6. Botterill, M., White, C., & Steiner, T. (2010). Developing professional skills: Introducing students to graduate attributes in first year engineering at RMIT. In Proceedings of Proceedings of ePortfolios Australia Conference 2010 (pp. 15–27).Google Scholar
  7. Dommeyer, C. J., Baum, P., Hanna, R. W., & Chapman, K. S. (2004). Gathering faculty teaching evaluations by in-class and online surveys: Their effects on response rates and evaluations. Assessment & Evaluation in Higher Education, 29(5), 611–623.  https://doi.org/10.1080/02602930410001689171.CrossRefGoogle Scholar
  8. Donald, C. L., Blake, A., Girault, I., Datt, A., & Ramsay, I. (2009). Approaches to learning design: Past the head and the hands to the HEART of the matter. Distance Education, 30(2), 179–199.  https://doi.org/10.1080/01587910903023181.CrossRefGoogle Scholar
  9. Engineers Australia. (2018). Accreditation management system. Accreditation criteria user guide—Higher Education AMS-MAN-10, Version 1.0. Retrieved April 18, 2018.Google Scholar
  10. Engineers Without Borders Australia. (2018). Background information. Retrieved August 27, 2018, from https://www.ewb.org.au/explore/initiatives/ewbchallenge/backgroundinfo.
  11. Faulkner, M., & Aziz, S. M. (2011) Stimulating self assessment in first year engineering using ePortfolios. ergo, 2(2), 5–17.Google Scholar
  12. Fielke, J. & Quinn, D. (2011). Improving student engagement with self-assessment through ePortfolios. In Australasian Association for Engineering Education Conference 2011: Developing engineers for social justice: Community involvement, ethics & sustainability 5–7 December (pp. 473–478). Fremantle, Western Australia.Google Scholar
  13. Howell, S., Tansley, G., Jenkins, G., & Hall, W. (2018). An integrated professional practice and employability initiative in an engineering undergraduate program. In Proceedings of the 14th International CDIO Conference, Kanazawa Institute of Technology. Kanazawa, Japan, June 28–July 2, 2018.Google Scholar
  14. Jolly, L., Crosthwaite, C., Brodie, L., Kavanagh, L., & Buys, L. (2011). The impact of curriculum content in fostering inclusive engineering: Data from a national evaluation of the use of EWB projects in first year engineering. Paper presented at Australasian Association for Engineering Education Conference 2011: Developing engineers for social justice: Community involvement, ethics &​ sustainability 57 December 2011 (pp. 203–209). Fremantle, Western Australia.Google Scholar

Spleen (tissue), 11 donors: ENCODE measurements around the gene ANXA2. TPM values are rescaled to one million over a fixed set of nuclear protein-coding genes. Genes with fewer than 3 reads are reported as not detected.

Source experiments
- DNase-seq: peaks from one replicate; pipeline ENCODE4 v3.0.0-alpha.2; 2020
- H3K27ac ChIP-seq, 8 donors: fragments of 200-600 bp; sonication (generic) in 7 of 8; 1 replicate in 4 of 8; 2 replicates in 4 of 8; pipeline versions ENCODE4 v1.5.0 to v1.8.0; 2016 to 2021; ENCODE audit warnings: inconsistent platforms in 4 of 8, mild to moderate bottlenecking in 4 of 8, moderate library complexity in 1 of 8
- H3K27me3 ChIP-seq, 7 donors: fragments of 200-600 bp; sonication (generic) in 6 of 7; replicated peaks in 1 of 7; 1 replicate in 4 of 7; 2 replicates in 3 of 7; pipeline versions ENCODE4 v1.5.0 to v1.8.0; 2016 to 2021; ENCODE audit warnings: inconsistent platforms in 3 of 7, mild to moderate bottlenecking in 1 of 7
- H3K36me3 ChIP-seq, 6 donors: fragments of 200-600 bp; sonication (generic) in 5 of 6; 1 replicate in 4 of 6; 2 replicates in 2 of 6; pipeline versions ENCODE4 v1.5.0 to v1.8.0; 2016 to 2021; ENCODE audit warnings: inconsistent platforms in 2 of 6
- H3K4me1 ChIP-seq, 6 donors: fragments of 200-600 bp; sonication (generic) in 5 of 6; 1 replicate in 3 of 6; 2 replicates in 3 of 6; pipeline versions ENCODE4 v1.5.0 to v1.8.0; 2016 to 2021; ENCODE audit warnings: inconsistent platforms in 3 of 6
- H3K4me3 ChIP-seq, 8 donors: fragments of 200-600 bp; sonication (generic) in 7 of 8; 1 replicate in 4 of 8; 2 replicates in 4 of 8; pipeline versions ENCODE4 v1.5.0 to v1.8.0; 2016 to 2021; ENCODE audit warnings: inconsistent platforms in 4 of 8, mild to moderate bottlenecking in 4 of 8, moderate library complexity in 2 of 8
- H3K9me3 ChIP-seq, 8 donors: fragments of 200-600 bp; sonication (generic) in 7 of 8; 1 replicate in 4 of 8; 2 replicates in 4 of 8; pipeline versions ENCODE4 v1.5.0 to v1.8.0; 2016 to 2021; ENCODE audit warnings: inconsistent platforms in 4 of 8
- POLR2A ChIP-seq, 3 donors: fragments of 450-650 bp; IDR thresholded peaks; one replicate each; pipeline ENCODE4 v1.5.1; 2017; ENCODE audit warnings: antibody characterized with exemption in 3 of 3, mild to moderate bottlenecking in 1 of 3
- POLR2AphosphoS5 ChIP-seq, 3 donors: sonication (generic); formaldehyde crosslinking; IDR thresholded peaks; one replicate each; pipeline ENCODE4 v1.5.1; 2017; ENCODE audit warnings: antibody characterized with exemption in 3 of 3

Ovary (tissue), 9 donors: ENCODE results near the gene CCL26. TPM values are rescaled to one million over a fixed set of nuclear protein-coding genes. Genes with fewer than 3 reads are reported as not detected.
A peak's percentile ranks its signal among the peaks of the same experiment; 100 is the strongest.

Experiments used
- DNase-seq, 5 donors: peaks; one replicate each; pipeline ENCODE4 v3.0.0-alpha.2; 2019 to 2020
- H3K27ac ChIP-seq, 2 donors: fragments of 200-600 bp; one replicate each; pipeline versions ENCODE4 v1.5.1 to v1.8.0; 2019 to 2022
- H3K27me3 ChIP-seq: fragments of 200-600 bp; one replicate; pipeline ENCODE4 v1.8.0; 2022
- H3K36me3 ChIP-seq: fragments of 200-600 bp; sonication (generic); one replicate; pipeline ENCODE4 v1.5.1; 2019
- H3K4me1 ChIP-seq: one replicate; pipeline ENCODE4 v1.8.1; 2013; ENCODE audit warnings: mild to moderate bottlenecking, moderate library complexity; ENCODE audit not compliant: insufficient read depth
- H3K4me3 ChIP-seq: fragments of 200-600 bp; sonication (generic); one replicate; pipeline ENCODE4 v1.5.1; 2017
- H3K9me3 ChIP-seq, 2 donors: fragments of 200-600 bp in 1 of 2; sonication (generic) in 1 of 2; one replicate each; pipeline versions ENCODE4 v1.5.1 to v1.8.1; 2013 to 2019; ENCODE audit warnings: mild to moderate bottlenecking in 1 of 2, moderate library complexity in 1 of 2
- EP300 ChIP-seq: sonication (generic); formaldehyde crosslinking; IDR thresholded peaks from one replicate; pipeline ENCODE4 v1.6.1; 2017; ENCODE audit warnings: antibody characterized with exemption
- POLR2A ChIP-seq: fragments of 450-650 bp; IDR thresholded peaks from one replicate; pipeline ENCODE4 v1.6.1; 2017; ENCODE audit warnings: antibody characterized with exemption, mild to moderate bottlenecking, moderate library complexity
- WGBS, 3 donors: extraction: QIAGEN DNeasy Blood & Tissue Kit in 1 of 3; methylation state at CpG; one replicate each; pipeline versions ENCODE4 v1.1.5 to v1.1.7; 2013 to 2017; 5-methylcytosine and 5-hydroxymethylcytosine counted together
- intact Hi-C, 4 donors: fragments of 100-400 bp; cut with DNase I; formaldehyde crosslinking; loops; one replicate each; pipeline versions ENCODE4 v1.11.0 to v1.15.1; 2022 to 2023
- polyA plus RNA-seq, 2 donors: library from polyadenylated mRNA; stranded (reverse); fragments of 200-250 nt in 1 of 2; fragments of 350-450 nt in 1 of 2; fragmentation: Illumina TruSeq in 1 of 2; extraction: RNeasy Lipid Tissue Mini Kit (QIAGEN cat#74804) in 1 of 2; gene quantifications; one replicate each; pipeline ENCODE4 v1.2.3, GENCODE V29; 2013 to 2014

15. Koper, R. (2006). Current research in learning design. Educational Technology & Society, 9(1), 13–22.Google Scholar
  16. Lloyd, M., & Bahr, N. (2016). What matters in higher education: A meta-analysis of a decade of learning design. Journal of Learning Design, 9(2), 1–13.  https://doi.org/10.5204/jld.v9i2.280.CrossRefGoogle Scholar
  17. Lockyer, L., Heathcote, E., & Dawson, S. (2013). Informing pedagogical action: Aligning learning analytics with learning design. American Behavioral Scientist, 57(10), 1439–1459.  https://doi.org/10.1177/0002764213479367.CrossRefGoogle Scholar
  18. Mor, Y., & Craft, B. (2012). Learning design: Reflections upon the current landscape. Research in Learning Technology, 20(sup1), 85–94.  https://doi.org/10.3402/rlt.v20i0.19196.CrossRefGoogle Scholar
  19. Wiggins, G., & McTighe, J. (2005). Understanding by design (Expanded 2nd ed.). Virginia, USA: Association for Supervision and Curriculum Development.Google Scholar

Copyright information

© Springer Nature Singapore Pte Ltd. 2019

Authors and Affiliations

  • Ruby Naomi Michael
    • 1
    Email author
  • Simon Howell
    • 2
  • Chris Campbell
    • 3
  1. 1.School of Engineering and Built Environment, Griffith UniversityNathanAustralia
  2. 2.School of Engineering and Built Environment, Griffith UniversitySouthportAustralia
  3. 3.Griffith UniversityNathanAustralia

Personalised recommendations